Head of Culture and People
On June 28 is celebrated the International LGBTQIA+ Pride Day, in this article you will understand why we should talk about this topic beyond the commemorative dates.
Brazil is one of the most diverse countries in the world, however, the data reveals worrying information regarding the safety and right to exist of the LGBTQIA+ population.
In 2020, Antra (National Association of Transvestites and Transsexuals) issued a document showing that Brazil is still one of the most violent countries for transgender people in the world.
This entire social scenario reinforces the importance of expanding the dialogue on the issue and expanding actions that urgently guarantee access to basic rights for the LGBTQIA+ population.
The movement for the rights of the LGBTQIA+ community has been organized for decades, not only in Brazil, but in many parts of the world. In any corner of the planet, the flag is the same: to build a more respectful society for the whole community.
Just as in Brazil, groups have been organizing themselves in various parts of the globe. One of the most important episodes started in the United States, in June 1969, with the Stonewall Riots, which not only marked that decade, but also a whole generation of people who share the same struggle.
In New York City, it was common for the community to face police raids, but in rare cases there was a resistance. That is until a group decided to react to the trickery in the gay bar Stonewall Inn and that moment triggered an unprecedented change, this is a historical milestone that contributed to the groups resistance to the abuses and discrimination.
Up to 1960 in the USA, there was an anti-LGBT legislation that criminalized same-sex affection, this was the extent of how conservative the society was at that time.
The penalties ranged from life imprisonment, castration, electric shock, lobotomy, and surgeries that removed part of the patient's brain.
The scenario was no diferente in Brazil: conservatism and prejudice have also marked our history. In the 1970s, the LGBTQIA+ movement gained body and began to articulate itself.
The city of San Francisco is the 7th most populous city in the US and the 18th wealthiest in the world. It is known worldwide for two major cultural movements: the Hippie movement and the groups defending the rights of the LGBTQIA+ community.
The city has served as an inspiration for freedom of expression and social engagement in progressive causes for these communities.
In the 1970s, San Francisco experienced a time of great migration; the Castro Street area became known internationally as "the Gay Mecca." Today, the city's gay population is 15%, larger than any American metropolis.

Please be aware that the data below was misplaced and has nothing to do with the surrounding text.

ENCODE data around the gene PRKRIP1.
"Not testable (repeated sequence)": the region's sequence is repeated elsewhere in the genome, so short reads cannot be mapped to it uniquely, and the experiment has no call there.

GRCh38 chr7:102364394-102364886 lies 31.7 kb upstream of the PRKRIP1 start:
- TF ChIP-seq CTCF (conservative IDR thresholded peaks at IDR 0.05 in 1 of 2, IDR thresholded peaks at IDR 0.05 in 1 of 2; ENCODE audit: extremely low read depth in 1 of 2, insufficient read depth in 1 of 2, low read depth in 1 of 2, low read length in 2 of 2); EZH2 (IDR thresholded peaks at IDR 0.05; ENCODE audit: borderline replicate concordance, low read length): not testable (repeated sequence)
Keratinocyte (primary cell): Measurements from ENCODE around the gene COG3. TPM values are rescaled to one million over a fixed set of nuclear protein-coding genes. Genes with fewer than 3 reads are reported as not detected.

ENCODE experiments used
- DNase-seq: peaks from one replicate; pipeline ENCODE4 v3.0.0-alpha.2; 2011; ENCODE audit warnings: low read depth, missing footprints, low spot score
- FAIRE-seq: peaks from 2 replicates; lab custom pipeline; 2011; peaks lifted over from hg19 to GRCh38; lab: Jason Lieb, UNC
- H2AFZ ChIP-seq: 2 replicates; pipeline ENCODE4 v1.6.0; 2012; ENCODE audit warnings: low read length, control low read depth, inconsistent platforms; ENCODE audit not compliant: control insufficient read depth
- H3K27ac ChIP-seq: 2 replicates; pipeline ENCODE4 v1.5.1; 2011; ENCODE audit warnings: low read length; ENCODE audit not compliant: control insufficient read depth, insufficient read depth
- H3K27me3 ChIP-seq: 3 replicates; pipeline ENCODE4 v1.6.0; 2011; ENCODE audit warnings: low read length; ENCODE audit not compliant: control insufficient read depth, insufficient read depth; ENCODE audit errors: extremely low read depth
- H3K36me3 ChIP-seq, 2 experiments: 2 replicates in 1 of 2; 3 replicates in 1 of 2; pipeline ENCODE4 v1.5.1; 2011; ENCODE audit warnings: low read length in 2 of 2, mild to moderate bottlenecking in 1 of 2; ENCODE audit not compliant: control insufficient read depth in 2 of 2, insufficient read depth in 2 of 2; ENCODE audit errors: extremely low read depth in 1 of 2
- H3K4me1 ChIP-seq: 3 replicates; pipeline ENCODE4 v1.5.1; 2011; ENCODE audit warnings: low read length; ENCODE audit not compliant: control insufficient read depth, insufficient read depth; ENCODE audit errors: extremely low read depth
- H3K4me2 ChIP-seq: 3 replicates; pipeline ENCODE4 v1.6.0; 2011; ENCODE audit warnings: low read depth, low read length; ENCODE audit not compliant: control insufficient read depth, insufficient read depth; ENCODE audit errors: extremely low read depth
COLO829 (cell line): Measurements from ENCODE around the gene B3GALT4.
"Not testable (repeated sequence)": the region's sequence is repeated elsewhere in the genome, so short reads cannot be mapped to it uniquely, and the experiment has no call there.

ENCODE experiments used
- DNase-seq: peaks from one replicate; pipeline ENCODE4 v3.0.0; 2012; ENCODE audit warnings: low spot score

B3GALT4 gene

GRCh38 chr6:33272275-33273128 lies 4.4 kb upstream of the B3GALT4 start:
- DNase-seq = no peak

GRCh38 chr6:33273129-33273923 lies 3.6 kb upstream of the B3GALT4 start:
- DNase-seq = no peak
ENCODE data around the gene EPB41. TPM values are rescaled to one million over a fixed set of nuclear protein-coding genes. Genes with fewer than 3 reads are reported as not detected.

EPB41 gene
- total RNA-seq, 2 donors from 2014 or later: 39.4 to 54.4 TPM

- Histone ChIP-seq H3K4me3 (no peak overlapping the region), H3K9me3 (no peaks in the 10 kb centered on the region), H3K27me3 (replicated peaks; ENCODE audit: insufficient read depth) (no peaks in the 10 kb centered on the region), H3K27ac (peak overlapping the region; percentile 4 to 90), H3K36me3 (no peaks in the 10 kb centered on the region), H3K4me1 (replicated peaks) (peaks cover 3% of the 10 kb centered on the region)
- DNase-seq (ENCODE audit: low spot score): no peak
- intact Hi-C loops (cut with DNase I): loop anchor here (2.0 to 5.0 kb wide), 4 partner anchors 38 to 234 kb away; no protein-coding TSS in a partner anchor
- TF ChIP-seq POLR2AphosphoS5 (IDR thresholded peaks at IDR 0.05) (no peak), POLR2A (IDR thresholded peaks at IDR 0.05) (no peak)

The fight of the LGBTQIA+ population in Brazil emerged at an historical moment in the midst of the wave of repression and social injustice that gripped Brazil during the years of the Military Dictatorship.
This period began in 1964 and lasted 21 years. At this time, renowned publications such as the newspapers Lampião da Esquina and ChanacomChana appeared; both were essential for the growth and development of the movement in Brazil.
In 1978, the newspaper Lampião da Esquina appeared and had an openly homosexual slant, although it also addressed other important social issues. One of its main actions was to report the violence against the community's population.
In 1981, a group of lesbians founded the newspaper ChanacomChana, which was sold and distributed at Ferro's Bar, a well-known lesbian bar. Not being approved by the bar owners, the women were expelled in 1983, which led to a political act that originated what became known as the Brazilian Stonewall.
As a result of this uprising, which caused the end of the ban on the commercialization of ChanacomChana, August 19th is considered a milestone in the celebration of Lesbian Pride Day in São Paulo.
Over the years, the LGBTQIA+ Movement has fought for fundamental rights for any human being, but unfortunately, these issues are still not tangible for thousands of people. Among the demands are basic rights such as safety, employment, civil registration, and the fight against prejudice, such as homophobia, lesbophobia, and transphobia.
The importance of this subject is undeniable since inclusion and diversity are subjects that can no longer be delayed.
Up to 1990 homosexuality was considered a disease by the WHO and was "treated" with such methods as: torture, castration, shock therapies and even "corrective" rapes.
As you have noticed, this is a legitimate struggle that has been going on for decades! The world has seen advances, but there is still much to be accomplished. You don't have to be part of the community to be sensitive to the issue.
This historical scenario characterized by conservatism and prejudice has created extremely unequal work environments and a part of the LGBTQIA+ population still faces great obstacles to have job opportunities.
It is clear from the data that we are far from the ideal scenario of a respectful and welcoming environment for all people. What the community seeks is not privilege, but inclusion, and only then will we actually have companies connected to the diversity of the Brazilian population.
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